Santa Barbara City Council Smackdown over Homeless and Human Service Grants

Council Votes Unanimously for New Funding Priorities Following Heated Exchange

A line forms otside the Santa Barbara Rescue Mission. | Credit: Daniel Dreifuss (file)

Nothing like trying to solve the problems of the universe on a shoestring budget to make patience short and tempers hot, as members of the Santa Barbara City Council found out the hard way this Tuesday. Councilmember Michael Jordan sharply questioned the way the city’s Human Services Committee doles out federal social service dollars — $902,000 this coming year — to a myriad of nonprofits, especially those dealing with people who are homeless. 

Adopting an unusually outspoken tone, Jordan argued that the small sums City Hall traditionally allotted to 30-40 organizations has done precious little to get homeless people off the streets but has instead been spent “to just sustain the status quo” — socially problematic lifestyles for individuals not inclined to accept help or to change their ways. Jordan pointedly challenged his fellow councilmembers to reconsider their priorities carefully in allocating limited federal dollars. 

Councilmember Alejandra Gutierrez, who formerly served on the Human Services Committee, took exception to Jordan’s remarks, stating, “I find them kind of insulting — no, not kind of, but actually insulting.” Jordan’s critiques, she stated, were not informed. “We need to do our homework before we say things in public.” Jordan had predicted before the meeting that the discussion might get testy but still seemed taken aback by the vehemence of the blowback. 


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Jordan and Councilmember Eric Friedman both expressed a sense of urgency and alarm that in the past two weeks, City Hall found itself forced to remove a cluster of tent dwellers — maybe as many as 70 — who’d set up camp near East Beach. Homeless outreach workers working with CityNet showed up in response, offering motel vouchers to any takers. Only a handful reportedly accepted. Those who declined were given 72-hour notice to move. After having done so, many quickly returned, Jordan and Friedman explained during separate interviews. Both expressed concern about the numbers. Both suggested many of the people showing up in Santa Barbara after COVID come from other communities looking for a soft place to roost. 

“I’m really hearing from the community,” said Councilmember Friedman, “from all parts of town. This is an issue we have to address.” 

Councilmember Gutierrez, who sparked City Hall’s effort to evict squatters living under the Cacique Street Bridge earlier this year, did not dispute the problem Jordan alluded to so much as his approach in dealing with it. He should talk to the people on the Human Service Committee, she said, who put in countless hours and much hard work, deciding how to spread out limited resources. “We all lead busy lives,” she stated, “but we also need to learn what they’re doing.”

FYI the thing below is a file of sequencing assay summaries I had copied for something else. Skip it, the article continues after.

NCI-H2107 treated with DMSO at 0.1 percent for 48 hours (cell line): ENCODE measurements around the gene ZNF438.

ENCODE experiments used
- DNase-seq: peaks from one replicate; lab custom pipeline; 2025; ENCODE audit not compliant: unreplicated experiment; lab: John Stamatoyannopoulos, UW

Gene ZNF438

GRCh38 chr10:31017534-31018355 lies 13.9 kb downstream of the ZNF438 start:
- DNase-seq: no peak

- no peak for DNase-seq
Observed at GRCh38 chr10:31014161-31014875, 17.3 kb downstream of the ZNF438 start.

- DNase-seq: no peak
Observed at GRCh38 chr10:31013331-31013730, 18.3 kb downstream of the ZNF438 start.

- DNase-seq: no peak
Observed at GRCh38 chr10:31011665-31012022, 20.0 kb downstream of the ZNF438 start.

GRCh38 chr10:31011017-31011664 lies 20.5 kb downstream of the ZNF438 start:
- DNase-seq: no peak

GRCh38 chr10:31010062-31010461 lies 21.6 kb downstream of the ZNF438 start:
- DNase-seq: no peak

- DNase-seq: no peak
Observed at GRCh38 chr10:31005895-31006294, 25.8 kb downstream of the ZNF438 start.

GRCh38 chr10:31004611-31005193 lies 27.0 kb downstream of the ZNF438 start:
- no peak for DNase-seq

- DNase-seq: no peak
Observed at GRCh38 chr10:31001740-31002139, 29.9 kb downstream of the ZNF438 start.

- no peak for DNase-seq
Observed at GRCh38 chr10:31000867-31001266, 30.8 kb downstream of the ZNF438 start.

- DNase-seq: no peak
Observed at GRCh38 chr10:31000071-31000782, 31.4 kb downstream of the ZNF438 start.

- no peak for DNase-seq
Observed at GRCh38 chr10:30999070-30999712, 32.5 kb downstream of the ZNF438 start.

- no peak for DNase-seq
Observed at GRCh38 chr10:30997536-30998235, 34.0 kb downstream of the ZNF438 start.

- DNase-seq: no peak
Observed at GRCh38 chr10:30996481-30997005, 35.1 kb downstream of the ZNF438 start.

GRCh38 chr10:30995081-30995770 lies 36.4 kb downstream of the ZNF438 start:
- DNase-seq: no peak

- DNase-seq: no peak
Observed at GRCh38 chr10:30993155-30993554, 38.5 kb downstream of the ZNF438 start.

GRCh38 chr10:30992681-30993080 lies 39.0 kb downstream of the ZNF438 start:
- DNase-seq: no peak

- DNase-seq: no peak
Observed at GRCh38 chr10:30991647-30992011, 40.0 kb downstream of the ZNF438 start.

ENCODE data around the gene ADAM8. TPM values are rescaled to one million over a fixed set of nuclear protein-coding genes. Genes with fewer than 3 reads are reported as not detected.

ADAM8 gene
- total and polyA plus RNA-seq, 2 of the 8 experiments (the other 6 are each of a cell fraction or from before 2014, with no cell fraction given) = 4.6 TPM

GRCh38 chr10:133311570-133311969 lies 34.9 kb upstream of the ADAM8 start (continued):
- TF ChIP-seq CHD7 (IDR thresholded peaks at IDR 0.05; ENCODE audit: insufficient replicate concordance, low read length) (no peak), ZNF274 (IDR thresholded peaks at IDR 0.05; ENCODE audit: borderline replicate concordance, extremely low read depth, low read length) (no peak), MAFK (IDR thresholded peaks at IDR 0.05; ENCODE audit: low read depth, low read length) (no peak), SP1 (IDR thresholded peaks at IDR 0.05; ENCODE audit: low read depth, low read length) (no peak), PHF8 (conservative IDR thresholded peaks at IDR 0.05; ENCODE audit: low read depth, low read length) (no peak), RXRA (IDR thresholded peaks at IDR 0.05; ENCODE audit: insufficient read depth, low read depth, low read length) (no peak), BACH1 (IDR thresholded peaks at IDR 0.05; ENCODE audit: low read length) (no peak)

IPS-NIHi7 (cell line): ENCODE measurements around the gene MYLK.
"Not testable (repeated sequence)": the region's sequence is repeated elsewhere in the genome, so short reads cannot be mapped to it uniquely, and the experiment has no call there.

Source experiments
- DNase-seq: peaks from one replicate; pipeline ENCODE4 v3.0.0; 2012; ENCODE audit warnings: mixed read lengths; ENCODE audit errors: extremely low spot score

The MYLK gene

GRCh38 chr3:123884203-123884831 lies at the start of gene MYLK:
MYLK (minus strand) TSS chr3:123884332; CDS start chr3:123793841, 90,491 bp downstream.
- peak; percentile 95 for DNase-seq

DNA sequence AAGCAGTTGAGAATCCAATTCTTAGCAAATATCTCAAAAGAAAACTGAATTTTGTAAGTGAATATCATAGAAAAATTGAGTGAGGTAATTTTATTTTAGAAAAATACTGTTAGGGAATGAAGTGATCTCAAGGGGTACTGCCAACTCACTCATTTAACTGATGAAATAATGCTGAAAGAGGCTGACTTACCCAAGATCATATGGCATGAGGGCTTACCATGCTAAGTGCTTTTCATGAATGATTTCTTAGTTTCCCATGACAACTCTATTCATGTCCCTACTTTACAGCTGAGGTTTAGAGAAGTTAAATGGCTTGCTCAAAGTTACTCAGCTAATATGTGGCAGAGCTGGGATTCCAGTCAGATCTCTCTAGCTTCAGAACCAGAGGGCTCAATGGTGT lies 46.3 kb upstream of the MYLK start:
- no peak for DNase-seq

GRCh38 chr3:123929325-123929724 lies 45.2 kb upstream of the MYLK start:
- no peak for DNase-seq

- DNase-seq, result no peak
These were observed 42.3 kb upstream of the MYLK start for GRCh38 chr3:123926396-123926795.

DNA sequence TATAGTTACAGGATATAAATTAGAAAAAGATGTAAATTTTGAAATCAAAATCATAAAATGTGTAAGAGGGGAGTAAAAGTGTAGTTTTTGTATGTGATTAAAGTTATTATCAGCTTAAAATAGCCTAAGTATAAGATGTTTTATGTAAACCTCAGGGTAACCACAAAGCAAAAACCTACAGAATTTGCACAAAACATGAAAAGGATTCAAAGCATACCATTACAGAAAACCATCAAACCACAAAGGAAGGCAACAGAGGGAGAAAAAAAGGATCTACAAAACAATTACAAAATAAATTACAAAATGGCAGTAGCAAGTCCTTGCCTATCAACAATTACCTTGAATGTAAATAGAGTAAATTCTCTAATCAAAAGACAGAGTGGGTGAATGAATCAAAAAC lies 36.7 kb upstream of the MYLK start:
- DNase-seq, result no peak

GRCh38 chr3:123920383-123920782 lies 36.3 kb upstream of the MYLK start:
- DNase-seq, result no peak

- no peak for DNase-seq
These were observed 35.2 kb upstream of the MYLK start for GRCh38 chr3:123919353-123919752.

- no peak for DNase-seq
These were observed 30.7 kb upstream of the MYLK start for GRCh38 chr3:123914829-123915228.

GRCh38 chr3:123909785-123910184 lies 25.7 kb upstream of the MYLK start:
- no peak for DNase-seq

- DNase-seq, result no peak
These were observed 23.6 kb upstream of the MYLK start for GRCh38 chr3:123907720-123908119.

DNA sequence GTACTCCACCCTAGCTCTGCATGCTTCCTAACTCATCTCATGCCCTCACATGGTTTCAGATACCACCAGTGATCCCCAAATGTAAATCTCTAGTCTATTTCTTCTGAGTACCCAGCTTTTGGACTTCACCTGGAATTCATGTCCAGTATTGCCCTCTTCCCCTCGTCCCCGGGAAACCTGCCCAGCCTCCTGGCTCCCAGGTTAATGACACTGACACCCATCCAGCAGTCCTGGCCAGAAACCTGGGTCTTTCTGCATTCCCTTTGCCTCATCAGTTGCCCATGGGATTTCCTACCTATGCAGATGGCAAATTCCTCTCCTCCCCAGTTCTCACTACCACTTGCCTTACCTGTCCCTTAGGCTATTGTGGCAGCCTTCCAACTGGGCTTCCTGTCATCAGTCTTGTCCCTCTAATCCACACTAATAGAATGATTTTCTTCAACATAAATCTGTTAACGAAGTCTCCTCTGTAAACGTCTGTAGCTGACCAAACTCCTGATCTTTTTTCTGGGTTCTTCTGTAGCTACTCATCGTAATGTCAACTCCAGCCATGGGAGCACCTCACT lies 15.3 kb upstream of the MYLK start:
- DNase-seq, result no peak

Mayor Cathy Murillo also bristled at Jordan’s tone, noting that city administrators already had changed the funding priorities to target organizations working on basic survival issues such as food, shelter, medical care and mental health. 

Ultimately, the council voted unanimously to approve the new funding priorities. When it came Jordan’s turn to vote, he joined the majority, but not before stating, “I hope it’s not an insult if I support this.” 

[UPDATE 10/28] While there is no doubt that downtown has seen a significant uptick in visual homeless encampments — by the beach and freeway and in creek beds and industrial neighborhoods — the exact facts surrounding the East Beach cleanup have yet to be determined. Homeless outreach workers question whether that many tents were located by East Beach and likewise cautioned that they only have a few motel room vouchers to offer. It would be customary, they added, to have only a few individuals take them up on the offer.

Brad Fieldhouse of CityNet took exception to the notion that homeless people are gravitating to Santa Barbara because of the South Coast’s supposed abundance of amenities.  That perception, he said, is common to every community in Southern California. The reality is that 27 percent of all homeless people in the country now live in California, he said.

Laura Dubbels, the city’s point person for homeless issues, stated that outreach workers had been dispatched to East Beach, where she reported there were seven tents. She stated that there were no motel vouchers to offer, but that the tent dwellers were encouraged to take advantage of openings at the Rescue Mission. Seventy-two hour notices were issued, she confirmed, acknowledging that some returned after having left. 


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